Apple v. Samsung: Patent Trial of the Century?

[Link: Court Allows Apple to Push for Ban on Samsung Tablets – LXBN]

The latest round of the Apple v. Samsung lawsuit over the design of Samsung tablets is underway in San Jose, California.

But the dispute between the two tech giants goes beyond what Fortune magazine calls “the Patent Trial of the Century.” The companies have also squared off (or are currently doing so) in Germany, Australia, the United Kingdom, France, Japan, South Korea, and the Netherlands.

For your reference, here’s a roundup of legal updates on the current trial and related matters from lawyers and law firms on JD Supra:

Auto-Delete Leads to Failure to Preserve Evidence (Miller Canfield):

“In a patent infringement suit by Apple, Inc. against Samsung Electronics Co, LTD, Apple filed a motion for an adverse inference jury instruction based on Samsung’s alleged spoliation – the failure to preserve relevant evidence. The court, in addressing Apple’s motion, reiterated a party’s obligation to preserve evidence from the moment that litigation is reasonably anticipated, including identifying, locating and maintaining information that is ‘relevant to specific, predictable and identifiable litigation.’” Read on>>

Adverse Jury Instruction Results from Failure to Disable Auto-Deletion (Patton Boggs LLP):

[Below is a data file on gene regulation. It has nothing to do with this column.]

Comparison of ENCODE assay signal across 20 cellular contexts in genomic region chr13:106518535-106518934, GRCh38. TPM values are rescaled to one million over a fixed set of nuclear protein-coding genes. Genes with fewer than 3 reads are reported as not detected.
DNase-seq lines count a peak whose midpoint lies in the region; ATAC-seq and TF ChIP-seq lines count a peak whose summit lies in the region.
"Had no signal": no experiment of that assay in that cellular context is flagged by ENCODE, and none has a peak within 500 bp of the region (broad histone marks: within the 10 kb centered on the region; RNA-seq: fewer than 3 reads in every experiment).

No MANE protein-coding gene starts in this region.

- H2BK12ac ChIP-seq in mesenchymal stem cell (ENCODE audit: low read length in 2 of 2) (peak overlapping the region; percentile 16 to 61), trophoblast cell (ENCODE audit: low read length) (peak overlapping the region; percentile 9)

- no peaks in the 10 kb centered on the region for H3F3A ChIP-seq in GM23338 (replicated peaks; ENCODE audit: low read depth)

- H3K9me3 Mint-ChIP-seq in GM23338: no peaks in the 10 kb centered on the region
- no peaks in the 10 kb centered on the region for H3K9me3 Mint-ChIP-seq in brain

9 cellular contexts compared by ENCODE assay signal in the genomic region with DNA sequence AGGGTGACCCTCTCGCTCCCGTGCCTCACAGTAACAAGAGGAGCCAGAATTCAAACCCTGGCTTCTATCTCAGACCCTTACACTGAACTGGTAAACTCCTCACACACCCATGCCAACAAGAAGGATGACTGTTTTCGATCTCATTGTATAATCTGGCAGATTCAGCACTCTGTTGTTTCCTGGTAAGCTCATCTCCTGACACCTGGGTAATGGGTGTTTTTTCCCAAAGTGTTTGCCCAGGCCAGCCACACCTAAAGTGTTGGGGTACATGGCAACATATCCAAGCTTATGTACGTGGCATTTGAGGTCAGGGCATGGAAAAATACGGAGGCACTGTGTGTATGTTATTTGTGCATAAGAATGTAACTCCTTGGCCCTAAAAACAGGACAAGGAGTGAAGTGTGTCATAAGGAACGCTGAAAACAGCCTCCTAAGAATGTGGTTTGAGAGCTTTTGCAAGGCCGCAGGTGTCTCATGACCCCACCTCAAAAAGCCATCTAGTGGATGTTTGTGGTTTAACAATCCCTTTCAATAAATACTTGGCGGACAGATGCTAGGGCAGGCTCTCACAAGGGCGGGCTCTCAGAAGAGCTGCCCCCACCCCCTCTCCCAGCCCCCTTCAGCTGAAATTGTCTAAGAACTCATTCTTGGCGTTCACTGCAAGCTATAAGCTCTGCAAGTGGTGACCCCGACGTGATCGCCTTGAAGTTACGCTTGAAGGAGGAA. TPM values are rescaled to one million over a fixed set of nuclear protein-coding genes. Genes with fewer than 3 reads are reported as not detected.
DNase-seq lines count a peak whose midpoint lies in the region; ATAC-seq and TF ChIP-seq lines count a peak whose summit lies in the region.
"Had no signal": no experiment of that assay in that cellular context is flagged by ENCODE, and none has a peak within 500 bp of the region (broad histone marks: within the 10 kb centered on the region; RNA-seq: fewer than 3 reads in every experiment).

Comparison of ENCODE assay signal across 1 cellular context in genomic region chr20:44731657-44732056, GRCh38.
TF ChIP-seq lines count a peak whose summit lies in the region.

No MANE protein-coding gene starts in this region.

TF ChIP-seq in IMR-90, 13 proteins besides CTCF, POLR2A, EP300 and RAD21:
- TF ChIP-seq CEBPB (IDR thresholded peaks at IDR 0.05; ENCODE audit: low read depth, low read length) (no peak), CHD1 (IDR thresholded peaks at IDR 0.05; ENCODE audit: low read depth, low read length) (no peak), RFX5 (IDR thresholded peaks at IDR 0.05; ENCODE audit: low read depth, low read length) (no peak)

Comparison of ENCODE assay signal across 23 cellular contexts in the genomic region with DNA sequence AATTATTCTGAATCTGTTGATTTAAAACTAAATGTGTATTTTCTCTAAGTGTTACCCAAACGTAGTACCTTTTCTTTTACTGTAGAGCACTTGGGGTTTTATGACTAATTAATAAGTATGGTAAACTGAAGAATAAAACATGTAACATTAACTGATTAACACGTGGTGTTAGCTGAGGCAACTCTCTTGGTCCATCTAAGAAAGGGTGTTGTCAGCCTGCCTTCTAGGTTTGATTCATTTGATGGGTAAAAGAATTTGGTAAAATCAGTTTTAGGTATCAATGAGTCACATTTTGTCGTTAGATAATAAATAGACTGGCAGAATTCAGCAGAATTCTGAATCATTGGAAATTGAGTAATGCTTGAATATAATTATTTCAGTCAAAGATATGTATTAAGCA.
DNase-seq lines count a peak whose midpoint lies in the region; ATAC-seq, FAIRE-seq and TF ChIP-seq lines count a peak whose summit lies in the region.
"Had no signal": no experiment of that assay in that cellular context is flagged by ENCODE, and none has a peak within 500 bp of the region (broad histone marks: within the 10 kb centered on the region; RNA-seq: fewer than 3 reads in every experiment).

“In levying spoliation sanctions against Samsung, the court will instruct the jury that they are allowed to infer a certain fact or set of facts from the absence of specific evidence. Specifically, the court will instruct the jury that (1) ‘relevant evidence was destroyed after the duty to preserve arose’ and (2) the lost evidence was favorable to Apple. Parties must take care to avoid spoliation of evidence, or risk an adverse jury instruction.” Read on>>

Apple and Samsung: The Design Patent Wars Continue (Field Law):

“Apple’s latest win resulted in an injunction barring sales of Samsung’s Galaxy Tab in the US. That decision is being appealed. Meanwhile in the UK, Apple was ordered to publish a notice that Samsung did not copy the iPad. That decision is being appealed too. All of this is part of a global war (including Australia, Germany and the Netherlands) that stems from Apple’s claims that Samsung copied the design of the iPad. This is one of the most interesting aspects of the case – that worldwide IP infringement claims can be based on the design of a consumer product, not its function.” Read on>>

Litigation Costs Are Monopolization Damages (Howard Ullman):

“In the ongoing Apple v. Samsung war, on June 30, 2012, Judge Lucy H. Koh of the Northern District of California denied Samsung’s bid for summary judgment on the basis that Apple had failed to offer any evidence of antitrust damages… The court held that litigation expenses stemming directly from Samsung’s alleged anticompetitive behavior are recoverable as antitrust damages.” Read on>>

Infringement Questions Grow Cloudier in Apple and Samsung Patent Battle (SEO | Law Firm):